Bow to the awesomeness

I came across an inspirational teacher and I just had to share. Angela Bunyi, a teacher in Murfreesboro, TN pretty much makes me look like a sad amateur. At first, her awesomeness made me a little mad. She has the most perfectly wonderful classroom (complete with enough lamps to not even have to turn on those horrid florescent lights). She also has more than 2500 books in her classroom library. Ugh. I'm so jealous. The first step is admitting you have a problem, right? She has a blog on Scholastic's Top Teaching website, and she has a page of "Classroom Tips and Strategies." Prepare to be inspired!

I hope everyone has a wonderful Thanksgiving!

Woe is wiimote

Well, if you have been keeping up with the whole wiimote whiteboard saga, I figured it was time for an update.

I have the thing set up, and it actually works pretty well. Granted, this is the result of hours spent making minor adjustments to how the wiimote is positioned. I bought a ceiling mount, and while it helps keep the wiimote pointed at the right angle, it is, well, on the ceiling. I am not one for heights and I have to actually stand on a desk to position it. I have probably stepped up on a desk to position that thing about 50 times this week, and while that is the closest I've gotten to the gym, it still isn't quite working perfectly.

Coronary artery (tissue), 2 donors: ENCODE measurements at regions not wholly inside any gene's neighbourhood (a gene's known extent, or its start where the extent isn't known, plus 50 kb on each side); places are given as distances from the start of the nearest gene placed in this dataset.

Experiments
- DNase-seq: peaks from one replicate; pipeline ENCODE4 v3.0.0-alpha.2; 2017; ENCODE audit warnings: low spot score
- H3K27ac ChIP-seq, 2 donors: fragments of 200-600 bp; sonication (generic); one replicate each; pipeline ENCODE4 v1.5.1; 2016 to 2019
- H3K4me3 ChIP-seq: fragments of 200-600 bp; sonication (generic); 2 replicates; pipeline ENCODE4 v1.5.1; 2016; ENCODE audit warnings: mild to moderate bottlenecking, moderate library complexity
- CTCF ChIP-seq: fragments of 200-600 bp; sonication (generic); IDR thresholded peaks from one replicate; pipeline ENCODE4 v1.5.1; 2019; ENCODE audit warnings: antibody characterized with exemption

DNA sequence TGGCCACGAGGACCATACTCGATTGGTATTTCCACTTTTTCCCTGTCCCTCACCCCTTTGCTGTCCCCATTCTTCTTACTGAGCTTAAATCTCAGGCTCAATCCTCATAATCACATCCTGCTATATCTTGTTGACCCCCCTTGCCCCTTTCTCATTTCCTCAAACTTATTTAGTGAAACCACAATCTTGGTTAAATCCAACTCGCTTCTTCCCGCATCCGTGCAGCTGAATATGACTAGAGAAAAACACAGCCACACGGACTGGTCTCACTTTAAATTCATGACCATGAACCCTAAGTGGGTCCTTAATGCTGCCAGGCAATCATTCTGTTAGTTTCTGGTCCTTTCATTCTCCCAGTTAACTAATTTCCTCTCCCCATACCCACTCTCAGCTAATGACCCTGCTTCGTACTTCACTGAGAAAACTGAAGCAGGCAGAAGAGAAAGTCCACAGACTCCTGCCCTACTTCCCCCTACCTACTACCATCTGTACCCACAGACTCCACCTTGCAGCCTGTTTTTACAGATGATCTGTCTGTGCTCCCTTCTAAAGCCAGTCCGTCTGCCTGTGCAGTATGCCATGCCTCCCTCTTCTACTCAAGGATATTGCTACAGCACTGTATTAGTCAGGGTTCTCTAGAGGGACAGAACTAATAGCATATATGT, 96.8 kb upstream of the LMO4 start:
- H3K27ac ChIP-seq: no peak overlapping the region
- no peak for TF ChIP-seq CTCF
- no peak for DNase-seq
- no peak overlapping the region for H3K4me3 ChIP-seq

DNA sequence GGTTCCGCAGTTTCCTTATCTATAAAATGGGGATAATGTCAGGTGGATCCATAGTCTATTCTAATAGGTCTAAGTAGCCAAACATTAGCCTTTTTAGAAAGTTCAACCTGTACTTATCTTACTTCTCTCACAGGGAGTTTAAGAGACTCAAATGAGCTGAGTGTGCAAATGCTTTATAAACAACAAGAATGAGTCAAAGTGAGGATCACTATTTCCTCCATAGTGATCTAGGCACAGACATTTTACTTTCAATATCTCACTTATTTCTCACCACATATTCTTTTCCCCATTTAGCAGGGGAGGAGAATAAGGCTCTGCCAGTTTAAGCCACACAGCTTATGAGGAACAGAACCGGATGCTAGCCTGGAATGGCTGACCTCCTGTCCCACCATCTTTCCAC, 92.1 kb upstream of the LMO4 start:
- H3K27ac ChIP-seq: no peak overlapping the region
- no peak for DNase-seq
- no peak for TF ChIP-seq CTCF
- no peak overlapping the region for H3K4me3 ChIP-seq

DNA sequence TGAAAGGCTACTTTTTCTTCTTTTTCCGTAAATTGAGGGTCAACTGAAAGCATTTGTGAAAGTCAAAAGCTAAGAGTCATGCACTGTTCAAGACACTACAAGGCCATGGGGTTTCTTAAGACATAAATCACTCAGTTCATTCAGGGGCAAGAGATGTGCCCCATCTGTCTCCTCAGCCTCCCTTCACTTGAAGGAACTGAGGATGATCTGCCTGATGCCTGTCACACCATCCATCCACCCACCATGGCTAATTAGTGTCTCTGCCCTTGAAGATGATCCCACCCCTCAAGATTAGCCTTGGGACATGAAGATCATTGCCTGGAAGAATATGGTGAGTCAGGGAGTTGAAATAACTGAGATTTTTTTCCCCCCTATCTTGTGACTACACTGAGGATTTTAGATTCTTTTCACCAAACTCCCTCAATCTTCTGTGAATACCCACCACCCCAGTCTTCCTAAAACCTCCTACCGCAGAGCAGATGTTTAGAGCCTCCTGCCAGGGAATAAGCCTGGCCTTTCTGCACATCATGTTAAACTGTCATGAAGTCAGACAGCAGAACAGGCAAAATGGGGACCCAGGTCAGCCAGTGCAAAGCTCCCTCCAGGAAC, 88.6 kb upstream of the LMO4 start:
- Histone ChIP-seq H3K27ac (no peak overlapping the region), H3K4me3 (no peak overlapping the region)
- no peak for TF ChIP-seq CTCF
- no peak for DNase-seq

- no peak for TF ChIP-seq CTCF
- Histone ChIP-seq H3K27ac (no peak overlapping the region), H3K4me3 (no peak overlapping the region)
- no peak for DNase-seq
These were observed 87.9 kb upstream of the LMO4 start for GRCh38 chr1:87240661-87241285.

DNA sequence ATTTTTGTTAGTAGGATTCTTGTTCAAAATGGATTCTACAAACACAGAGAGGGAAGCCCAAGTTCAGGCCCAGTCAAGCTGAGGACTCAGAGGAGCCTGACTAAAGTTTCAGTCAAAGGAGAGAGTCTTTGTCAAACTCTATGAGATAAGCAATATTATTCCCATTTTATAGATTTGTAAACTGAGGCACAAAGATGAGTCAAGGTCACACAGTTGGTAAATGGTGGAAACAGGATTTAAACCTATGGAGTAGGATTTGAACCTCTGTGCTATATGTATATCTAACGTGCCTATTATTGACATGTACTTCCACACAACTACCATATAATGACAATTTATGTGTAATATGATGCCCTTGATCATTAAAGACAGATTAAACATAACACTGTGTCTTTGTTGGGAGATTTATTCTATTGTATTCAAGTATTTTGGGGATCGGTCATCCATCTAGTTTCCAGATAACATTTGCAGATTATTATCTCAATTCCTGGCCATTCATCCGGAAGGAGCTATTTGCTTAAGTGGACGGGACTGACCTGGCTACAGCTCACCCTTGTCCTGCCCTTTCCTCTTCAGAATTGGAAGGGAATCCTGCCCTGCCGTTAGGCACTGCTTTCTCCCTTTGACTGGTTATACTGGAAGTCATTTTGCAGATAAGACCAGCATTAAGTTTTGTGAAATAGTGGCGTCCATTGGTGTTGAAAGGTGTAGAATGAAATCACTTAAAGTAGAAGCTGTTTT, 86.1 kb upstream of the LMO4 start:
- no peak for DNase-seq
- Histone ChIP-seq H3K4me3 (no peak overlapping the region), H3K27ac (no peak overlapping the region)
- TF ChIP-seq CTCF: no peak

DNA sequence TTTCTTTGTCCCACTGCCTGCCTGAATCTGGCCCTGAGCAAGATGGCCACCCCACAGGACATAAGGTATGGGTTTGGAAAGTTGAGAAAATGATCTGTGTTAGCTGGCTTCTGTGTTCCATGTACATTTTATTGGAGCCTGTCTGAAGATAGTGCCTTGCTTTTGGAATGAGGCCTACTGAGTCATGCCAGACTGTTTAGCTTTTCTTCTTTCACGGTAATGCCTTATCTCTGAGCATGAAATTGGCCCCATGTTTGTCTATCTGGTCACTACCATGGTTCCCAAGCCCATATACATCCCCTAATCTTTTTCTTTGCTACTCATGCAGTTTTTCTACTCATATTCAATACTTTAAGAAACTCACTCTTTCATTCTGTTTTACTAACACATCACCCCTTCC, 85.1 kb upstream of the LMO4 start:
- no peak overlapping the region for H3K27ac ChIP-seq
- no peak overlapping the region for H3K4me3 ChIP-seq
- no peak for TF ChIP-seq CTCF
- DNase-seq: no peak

I never considered that I have to leave the wiimote on all the time. Also, I have to recalibrate the thing any time the projector is bumped. Finally, to top it off, I can't even hook the computer that has the interactive software to the internet. What type of interactive stuff (for lack of a better word) am I going to be doing with students on said whiteboard? All I can come up with is power points so far. I would love any suggestions.

Off to enjoy Veteran's Day eve!


Serendipity is such a fun word.

I have been reading up on Socratic questioning lately because it is a method I want to implement more in my classroom. You might think, "Isn't that just asking more questions?" Uh, yea it kind of is. However, for it to be effective you have to have a pretty decent command of the subject material, and there are a few basic principles you need to follow. I had never really considered the merit of Socratic questioning until it came up in one of my graduate classes a few weeks ago.

So today I gave it a shot. During a complex science lesson on lenses, I started asking questions. The students began answering almost in unison. Granted, these were not easy questions. Every time they gave me a response, I followed up with another question. There was some pretty serious thinking going on, and I was pretty amazed at what my little friends were able to come up with. Also, letting all of the students call out answers at random just worked. It was almost like I was one on one with each student. I could easily tell who was "getting it" and who has some major misconceptions that need to be cleared up. All in all, the lesson was a huge success.

It should be said that this little bright spot was pretty minor in the context of a tough, draining day. (It should also be said that these days are rarely caused by the students. Today was no exception.) As I trudged through the woods to my car, I checked my email on my phone. Amid the usual junk was an email from my Mom. Would you believe the email was a link to an amazing article about the power of Socratic questioning? I didn't think you would, so here is a link to the article she sent.

Pretty powerful stuff. I think I actually understand the base 2 number system after reading the questions this guy asked a group of third graders. Sorry Daniel, but I was lying all those times I pretended to understand it before. Oh, and thanks Mom.